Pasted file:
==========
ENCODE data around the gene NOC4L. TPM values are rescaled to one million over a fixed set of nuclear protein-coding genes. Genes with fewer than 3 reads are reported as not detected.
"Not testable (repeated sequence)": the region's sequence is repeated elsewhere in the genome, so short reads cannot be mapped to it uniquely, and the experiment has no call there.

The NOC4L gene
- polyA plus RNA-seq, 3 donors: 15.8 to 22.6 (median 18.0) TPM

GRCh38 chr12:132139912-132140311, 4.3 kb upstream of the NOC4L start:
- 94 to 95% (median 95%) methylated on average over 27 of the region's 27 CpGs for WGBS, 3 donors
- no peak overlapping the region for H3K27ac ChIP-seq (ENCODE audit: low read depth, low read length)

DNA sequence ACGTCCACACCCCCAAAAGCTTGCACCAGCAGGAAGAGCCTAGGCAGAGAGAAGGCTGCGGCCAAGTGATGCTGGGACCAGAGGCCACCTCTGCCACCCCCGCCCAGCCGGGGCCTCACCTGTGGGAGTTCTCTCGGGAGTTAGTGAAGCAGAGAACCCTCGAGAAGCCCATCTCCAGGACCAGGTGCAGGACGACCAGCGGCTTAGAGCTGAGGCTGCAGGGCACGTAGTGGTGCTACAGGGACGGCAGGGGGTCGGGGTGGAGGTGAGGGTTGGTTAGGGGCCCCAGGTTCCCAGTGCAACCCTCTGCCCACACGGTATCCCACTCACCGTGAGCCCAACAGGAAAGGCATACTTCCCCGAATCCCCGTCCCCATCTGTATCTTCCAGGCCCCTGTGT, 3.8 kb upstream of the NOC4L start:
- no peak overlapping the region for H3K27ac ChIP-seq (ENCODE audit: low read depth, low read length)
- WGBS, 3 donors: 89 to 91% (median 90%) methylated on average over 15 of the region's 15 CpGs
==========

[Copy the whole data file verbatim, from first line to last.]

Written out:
ENCODE data around the gene NOC4L. TPM values are rescaled to one million over a fixed set of nuclear protein-coding genes. Genes with fewer than 3 reads are reported as not detected.
"Not testable (repeated sequence)": the region's sequence is repeated elsewhere in the genome, so short reads cannot be mapped to it uniquely, and the experiment has no call there.

The NOC4L gene
- polyA plus RNA-seq, 3 donors: 15.8 to 22.6 (median 18.0) TPM

GRCh38 chr12:132139912-132140311, 4.3 kb upstream of the NOC4L start:
- 94 to 95% (median 95%) methylated on average over 27 of the region's 27 CpGs for WGBS, 3 donors
- no peak overlapping the region for H3K27ac ChIP-seq (ENCODE audit: low read depth, low read length)

DNA sequence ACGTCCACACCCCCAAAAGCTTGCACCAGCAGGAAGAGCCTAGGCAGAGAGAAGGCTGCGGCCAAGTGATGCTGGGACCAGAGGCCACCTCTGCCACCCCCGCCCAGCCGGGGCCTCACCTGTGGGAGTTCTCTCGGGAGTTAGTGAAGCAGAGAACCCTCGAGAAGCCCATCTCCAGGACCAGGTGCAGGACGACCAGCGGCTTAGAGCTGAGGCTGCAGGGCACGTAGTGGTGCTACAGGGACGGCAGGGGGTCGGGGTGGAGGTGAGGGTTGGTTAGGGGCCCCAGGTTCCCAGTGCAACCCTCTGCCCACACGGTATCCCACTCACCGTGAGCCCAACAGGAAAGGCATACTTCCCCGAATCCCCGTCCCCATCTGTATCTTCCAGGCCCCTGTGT, 3.8 kb upstream of the NOC4L start:
- no peak overlapping the region for H3K27ac ChIP-seq (ENCODE audit: low read depth, low read length)
- WGBS, 3 donors: 89 to 91% (median 90%) methylated on average over 15 of the region's 15 CpGs